Some of these household furnishings really do have promise. I was extremely tempted by the “Beautiful White Amour.” I thought it would go nicely in my room where I’ve already placed “very Sheik Slate Top Teak Furniture.” But suppose the amour and the sheik didn’t get along? Would I have to break out my “whine glasses from Pottery Barn?”

Sometimes, dear reader, things do just get too personal. Who would feel comfortable brushing their teeth next to the 24” wide bathroom vanity assembly with sink bowel top included? Or, for that matter, buying Rover that Self-Feeding Dog Bowel? It’s all too much for me. I’ve passed, as well, on the seller who promoted her wares by saying, “This would be nice to have in a nursery if you have a girl instead of a glider.” Honestly, if I gave birth to a glider, no amount of nice furniture could comfort me. Indeed, the idea of these dangerous products is enough to send me to my “armoir, closeth or wardrove” where I’m going to put on my White Petty Coat (formerly the property of a navy man, perhaps) and go out for some air.

Author’s note: Despite my amazing collection of Craigslisties, I have gotten some lovely things from Craigslist, and I’ve met some splendid people, and collected great stories, in my travels.

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16 Responses to The Adventures of a Craigslist Junkie

  1. Oh, Kate, now you’ve got me started. I think the whole thing started with that commercial for indigestion tablets: “How do you spell ‘relief’? R-o-l-a-i-d-s.” Or maybe we’re going back a few hundred years, to when spelling was simply a way to make puns. But I’ll leave you with an example of life imitating art. Er, at least some folks call it art: I just edited a manuscript in which a lot of things were “ludacris.”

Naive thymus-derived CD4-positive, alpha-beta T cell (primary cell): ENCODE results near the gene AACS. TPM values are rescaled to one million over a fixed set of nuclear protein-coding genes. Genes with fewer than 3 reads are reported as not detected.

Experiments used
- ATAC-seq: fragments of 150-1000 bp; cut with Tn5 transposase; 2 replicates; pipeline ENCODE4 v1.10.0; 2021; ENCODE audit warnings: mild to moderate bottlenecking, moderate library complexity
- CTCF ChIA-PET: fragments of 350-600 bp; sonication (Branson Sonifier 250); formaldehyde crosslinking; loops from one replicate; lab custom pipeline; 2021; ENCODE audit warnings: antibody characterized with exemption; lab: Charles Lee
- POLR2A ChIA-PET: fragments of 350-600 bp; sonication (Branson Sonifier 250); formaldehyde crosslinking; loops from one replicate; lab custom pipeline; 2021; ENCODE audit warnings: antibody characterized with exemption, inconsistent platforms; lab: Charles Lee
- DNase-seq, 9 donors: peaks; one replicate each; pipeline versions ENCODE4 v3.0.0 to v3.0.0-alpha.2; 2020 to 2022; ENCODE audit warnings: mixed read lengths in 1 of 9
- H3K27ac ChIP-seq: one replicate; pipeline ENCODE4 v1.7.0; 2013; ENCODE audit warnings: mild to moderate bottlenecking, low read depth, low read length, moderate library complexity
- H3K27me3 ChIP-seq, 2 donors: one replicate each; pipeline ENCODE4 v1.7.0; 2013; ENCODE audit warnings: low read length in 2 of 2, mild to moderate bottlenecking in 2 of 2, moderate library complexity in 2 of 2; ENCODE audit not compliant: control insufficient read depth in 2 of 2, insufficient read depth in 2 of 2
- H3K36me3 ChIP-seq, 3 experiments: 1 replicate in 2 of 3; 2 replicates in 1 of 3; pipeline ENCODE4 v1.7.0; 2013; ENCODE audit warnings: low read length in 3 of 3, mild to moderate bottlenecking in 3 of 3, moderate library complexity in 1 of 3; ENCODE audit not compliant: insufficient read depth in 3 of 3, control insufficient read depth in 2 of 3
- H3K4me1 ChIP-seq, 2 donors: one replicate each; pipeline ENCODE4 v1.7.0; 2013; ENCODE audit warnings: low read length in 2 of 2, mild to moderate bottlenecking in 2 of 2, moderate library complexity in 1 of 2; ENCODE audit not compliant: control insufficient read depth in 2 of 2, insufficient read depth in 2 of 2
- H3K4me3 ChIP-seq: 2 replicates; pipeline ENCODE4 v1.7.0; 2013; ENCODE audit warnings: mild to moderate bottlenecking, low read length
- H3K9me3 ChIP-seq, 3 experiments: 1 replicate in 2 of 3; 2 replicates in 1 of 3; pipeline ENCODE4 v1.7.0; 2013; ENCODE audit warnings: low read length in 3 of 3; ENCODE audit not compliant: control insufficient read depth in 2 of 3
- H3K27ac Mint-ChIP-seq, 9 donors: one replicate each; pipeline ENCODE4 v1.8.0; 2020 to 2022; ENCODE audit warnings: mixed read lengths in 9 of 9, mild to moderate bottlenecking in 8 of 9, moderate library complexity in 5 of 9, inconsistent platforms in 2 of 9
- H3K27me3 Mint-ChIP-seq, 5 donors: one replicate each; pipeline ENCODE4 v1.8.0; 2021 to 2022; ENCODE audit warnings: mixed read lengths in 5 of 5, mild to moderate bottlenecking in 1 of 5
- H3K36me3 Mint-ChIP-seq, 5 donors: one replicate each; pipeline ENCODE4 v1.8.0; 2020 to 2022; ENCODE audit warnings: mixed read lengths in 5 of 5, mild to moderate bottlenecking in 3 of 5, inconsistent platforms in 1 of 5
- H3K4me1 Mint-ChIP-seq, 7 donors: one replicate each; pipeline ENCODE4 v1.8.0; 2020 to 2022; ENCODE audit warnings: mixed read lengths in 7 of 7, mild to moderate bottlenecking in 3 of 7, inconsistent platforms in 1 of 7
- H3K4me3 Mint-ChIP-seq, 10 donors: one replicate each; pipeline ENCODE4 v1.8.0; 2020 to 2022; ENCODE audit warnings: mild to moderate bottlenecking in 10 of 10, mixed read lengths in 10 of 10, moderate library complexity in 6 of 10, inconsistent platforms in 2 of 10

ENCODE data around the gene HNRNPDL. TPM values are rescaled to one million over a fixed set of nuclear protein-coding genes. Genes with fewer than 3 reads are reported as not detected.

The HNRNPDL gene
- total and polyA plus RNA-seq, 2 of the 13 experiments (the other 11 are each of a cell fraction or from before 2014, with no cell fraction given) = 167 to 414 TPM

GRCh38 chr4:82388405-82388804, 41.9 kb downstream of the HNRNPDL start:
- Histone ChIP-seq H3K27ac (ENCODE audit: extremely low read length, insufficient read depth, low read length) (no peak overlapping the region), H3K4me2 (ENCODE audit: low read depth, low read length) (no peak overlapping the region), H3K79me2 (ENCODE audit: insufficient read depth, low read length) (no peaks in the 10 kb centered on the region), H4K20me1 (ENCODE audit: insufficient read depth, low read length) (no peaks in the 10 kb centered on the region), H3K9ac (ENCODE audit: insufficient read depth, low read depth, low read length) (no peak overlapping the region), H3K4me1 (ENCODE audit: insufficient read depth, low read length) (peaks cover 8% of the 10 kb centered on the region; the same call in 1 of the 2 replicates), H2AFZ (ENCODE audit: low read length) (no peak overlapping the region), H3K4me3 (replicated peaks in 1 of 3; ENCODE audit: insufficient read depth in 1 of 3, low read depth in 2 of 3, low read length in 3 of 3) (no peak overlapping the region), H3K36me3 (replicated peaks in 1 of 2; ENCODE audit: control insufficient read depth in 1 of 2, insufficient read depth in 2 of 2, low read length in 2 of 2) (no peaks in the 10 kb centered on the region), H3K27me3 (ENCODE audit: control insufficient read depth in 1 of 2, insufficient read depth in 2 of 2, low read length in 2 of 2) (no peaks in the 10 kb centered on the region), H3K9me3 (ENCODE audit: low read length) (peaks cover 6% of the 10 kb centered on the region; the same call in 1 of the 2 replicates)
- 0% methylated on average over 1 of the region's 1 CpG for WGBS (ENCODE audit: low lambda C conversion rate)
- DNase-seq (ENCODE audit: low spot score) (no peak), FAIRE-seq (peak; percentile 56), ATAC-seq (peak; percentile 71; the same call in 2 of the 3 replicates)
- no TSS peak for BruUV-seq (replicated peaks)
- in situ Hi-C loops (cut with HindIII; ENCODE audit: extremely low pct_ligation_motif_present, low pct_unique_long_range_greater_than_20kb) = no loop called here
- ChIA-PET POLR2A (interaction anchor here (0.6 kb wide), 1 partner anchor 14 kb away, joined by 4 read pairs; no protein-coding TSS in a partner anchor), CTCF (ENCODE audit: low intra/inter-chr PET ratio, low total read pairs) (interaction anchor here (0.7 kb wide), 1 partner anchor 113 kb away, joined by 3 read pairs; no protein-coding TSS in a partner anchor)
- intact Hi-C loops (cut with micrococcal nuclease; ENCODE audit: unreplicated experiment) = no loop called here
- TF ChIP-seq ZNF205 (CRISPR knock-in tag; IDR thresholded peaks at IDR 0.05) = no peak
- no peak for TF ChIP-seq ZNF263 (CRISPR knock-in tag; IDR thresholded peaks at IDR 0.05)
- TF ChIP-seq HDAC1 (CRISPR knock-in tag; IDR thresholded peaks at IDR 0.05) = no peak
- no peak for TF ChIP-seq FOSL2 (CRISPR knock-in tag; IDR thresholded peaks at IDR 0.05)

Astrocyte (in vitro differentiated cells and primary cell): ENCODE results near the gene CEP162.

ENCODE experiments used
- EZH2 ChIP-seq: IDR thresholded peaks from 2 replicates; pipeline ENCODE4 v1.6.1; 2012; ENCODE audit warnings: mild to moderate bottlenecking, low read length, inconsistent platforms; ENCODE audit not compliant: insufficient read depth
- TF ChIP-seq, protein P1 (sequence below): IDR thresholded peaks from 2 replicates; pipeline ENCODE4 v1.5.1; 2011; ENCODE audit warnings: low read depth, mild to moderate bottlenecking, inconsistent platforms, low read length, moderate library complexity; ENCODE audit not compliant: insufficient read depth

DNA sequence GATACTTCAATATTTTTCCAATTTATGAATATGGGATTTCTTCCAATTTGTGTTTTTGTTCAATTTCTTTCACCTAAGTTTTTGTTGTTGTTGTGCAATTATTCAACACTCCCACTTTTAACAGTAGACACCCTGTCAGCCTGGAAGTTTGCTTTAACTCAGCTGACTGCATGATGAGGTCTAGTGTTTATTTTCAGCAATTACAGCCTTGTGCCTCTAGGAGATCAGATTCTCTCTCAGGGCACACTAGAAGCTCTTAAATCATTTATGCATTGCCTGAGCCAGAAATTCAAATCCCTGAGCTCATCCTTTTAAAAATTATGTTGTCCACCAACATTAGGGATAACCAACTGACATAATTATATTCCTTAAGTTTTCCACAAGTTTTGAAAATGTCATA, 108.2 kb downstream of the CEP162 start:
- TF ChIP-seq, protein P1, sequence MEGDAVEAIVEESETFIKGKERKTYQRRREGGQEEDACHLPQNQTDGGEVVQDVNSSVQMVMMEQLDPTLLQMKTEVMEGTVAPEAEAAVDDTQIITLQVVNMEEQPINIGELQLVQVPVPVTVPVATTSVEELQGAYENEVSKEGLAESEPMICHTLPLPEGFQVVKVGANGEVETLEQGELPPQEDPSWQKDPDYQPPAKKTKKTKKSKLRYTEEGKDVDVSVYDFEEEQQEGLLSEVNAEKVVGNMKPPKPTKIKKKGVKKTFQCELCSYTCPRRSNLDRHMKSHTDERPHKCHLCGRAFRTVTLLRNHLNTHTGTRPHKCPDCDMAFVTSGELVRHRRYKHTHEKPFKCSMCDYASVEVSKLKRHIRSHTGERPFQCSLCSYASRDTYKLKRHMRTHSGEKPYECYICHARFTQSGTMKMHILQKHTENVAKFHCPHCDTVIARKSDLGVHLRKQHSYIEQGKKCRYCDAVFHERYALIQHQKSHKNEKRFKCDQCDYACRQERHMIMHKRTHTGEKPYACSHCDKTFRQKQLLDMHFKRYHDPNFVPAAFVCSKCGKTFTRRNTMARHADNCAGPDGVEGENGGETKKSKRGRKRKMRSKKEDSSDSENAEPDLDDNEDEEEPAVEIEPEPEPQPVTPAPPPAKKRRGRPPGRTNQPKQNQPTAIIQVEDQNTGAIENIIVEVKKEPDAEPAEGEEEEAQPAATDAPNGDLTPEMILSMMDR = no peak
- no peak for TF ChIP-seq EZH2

2. Gram says:

    ROFL, even if it isn’t really funny.

  3. Vida Antolin-Jenkins says:

    Funny enough to invoke laughter with tears!

  4. Lea Wait says:

    Great way to begin the morning, Kate! Although … also very sad. I’ll file it with the question I once had from a fourth grade student during a school visit. “You’re old and white? How many slaves did you have when you were our age.”

    I know STEM subjects are essential for the future … but that doesn’t mean we can forget the basics.

    Deep breath, and onward. (And, still– thanks for the laugh!)

  5. Heidi Wilson says:

    Wait while I wipe the tears of laughter from my eyes.

    Even my loving husband, to whom words are not a native language (he’s an engineer type), knows that there is no such thing as an Attuman. They’re called hossicks.

  6. Loved this column the first time, love it even more today. Thanks!

  7. Ah, the old one leg fixation… Great post!

  8. Amber Foxx says:

    I’ve meant to collect funny typos from my students for years and keep forgetting. The ones that stick in my mind right now are “wreckless driving, ” sitting on “pear” in the evening to watch the sunset at a lake, and drinking “sweat tea.” This motivated me to start saving more of them. So funny.

  9. MCWriTers says:

    Amber…do save them. I still regret not saving some of the gems from when I taught Legal Writing and Research to law students. Sixteen years of school and I had a student write “could of” and another who couldn’t spell Massachusetts. The response when I asked about this? It doesn’t matter. I’ll have a secretary.


  10. Ide of been ROTFLMAO if onely these people wouldn’t someday be in charge of our nursery homes. Or something like that.

  11. Thank you for making my day.

  12. Peter Murray says:

    Thanks for the laughs. I read this over my lunch of grilled cheez and steemed brokley.

  13. Anne Mosey says:

    Hilarious! Spelling has become a lost art.